Today is stumbled across a very strange behavior of one of my DQMH modules. After calling a few request in quick succession (where each of the MHL cases takes quite some time to finish) the second one fired an error in the MHL. I'm expecting to get this error for some testing but realized that the corresponding error message and error handling only executed after the last of the enqueued requests has been finished.
After a bit of digging I found the "Check Lopp Error.vi" which is adding the "Error" message to the MHL queue. To my surprise the "Error" message is added at the end of the queue.
I could swear that the error messages were always placed at the beginning of the queue. Could it be that this behavior was changed once?
I would like to change this behavior to handle my errors as soon as possible after they occurred. Is there anything wrong that I've missed with placing error messages at the beginning of the queue?
It has always been like this. I recall wanting to do the same 2-3 years ago.
I have two suggestions:
1) The workaround - straight after the MHL case structure, put another little case structure in to flush the queue if an error has occurred, and then the next MHL case will be the error case (and nothing else will follow unless more items were put on the queue in the meantime via the EHL).
2) Redesign your workflow - Sounds like you may be falling into the trap of making your QMH a state machine and you have a number of cases buffered up in the queue. This is not recommended practice as you can't guarantee the sequence of events (ie. a high priority element can override this order and muck it up). I would review your design and see how you can change this. If you need a state machine, then consider creating a state machine in a helper loop
Thanks for your quick response!
1. Sounds like a solution but flushing the queue is something I don't need. If I ran into an error then the error case decides what to do with the error. In most cases it just needs to generate an error message and clear the error afterwards.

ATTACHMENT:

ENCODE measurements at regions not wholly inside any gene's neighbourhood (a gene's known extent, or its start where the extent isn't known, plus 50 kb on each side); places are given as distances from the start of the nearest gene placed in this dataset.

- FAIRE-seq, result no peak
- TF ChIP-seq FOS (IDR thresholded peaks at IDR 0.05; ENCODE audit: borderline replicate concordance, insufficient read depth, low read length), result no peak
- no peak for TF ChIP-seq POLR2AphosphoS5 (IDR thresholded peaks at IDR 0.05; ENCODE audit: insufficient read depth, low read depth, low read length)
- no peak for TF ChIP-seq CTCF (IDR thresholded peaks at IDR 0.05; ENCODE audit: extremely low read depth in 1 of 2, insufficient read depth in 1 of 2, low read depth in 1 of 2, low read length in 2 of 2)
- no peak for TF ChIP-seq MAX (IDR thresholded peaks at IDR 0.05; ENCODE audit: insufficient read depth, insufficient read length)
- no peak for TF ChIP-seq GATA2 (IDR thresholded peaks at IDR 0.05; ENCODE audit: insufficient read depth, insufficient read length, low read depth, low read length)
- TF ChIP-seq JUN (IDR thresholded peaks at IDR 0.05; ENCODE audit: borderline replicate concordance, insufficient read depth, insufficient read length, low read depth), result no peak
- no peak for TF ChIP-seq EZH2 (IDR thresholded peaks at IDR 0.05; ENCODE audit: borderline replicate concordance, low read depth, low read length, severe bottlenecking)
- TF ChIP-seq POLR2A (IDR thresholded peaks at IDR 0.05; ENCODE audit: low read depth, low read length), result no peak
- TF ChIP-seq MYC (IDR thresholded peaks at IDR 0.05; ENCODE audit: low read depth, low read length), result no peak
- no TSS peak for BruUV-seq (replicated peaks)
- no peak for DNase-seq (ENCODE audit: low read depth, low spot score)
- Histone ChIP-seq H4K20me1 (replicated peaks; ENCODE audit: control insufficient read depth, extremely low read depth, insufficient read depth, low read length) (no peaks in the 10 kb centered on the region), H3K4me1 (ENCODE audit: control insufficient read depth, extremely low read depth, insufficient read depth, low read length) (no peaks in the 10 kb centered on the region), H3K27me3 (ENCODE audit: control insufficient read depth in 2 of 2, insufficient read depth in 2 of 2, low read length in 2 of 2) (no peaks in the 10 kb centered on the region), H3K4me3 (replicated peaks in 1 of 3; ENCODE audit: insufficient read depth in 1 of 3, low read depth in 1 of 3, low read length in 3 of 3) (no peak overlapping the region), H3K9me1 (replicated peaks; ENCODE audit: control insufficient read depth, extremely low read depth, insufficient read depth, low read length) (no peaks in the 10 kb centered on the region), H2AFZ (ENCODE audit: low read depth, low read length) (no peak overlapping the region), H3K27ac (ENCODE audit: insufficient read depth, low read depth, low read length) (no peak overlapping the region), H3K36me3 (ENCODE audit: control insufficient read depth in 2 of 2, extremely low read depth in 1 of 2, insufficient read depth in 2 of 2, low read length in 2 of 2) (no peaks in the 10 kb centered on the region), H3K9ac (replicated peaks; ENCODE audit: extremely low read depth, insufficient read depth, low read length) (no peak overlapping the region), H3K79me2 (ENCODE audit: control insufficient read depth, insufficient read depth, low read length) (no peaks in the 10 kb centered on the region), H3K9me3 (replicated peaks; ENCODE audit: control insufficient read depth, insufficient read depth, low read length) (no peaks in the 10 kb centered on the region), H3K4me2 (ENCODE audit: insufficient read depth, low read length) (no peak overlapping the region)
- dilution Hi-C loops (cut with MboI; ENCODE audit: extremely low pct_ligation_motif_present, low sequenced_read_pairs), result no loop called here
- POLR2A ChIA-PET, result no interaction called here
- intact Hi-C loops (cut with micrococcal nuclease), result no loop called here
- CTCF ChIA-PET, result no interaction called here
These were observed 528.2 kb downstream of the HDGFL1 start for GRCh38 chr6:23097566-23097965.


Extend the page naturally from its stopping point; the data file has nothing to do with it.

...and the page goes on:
2. I definitely don't have some kind of state machine in my QMH. The requests that are buffered up in the queue don't need to be handled in a particular order. They are simple request to execute a specific test and now and then they get added a lot quicker then they can be executed (which is totally fine). If one of the test fails for an unknown reason I want to see why right after the test failed and not minutes later after all the other test in the queue are finished.
So right now I still consider overwriting the the DQMH Error Handling VI. If a test failed for some reason and the error handling case decides this is some critical error the module will be stopped immediately so the queue will be flushed anyway.
Also, you could just call the Error Reported broadcast VI straight after the MHL case has finished if an error is coming out of it so that whoever is listening to the error reported broadcast will get notified straight away.
Yes, this would also be a possibility, but the error handling would still be done after all other requests from the queue have been processed.
I am still trying to understand why an error should be handled in the "error" case only after all other requests from the queue have been processed. As long as the requests to the module are relatively slow and the queue doesn't really fill up, it's not a problem or simply not noticeable. However, as soon as you have to process many requests and still want to achieve the fastest possible error handling, this does not work with the current implementation.
Using the error broadcast event at the end of the MHL feels more like a workaround than a solution, especially since simply setting the "Priority Message" flag in the "Delacor_lib_QMH_Check Loop Error.vi" achieves exactly the behavior I would expect.
So right now I still consider overwriting the the DQMH Error Handling VI.
First of all, leveraging LVOOP to overwrite the DQMH Error Handling.vi is the way to go here. That's why the module admin is a class after all.
The requests that are buffered up in the queue [...] I want to see why right after the test failed and not minutes later after all the other test in the queue are finished.
It is not a recommended practice to fill the message queue with messages for actions that will take minutes to execute. I agree with Chris that there might be potential for improvement in the design.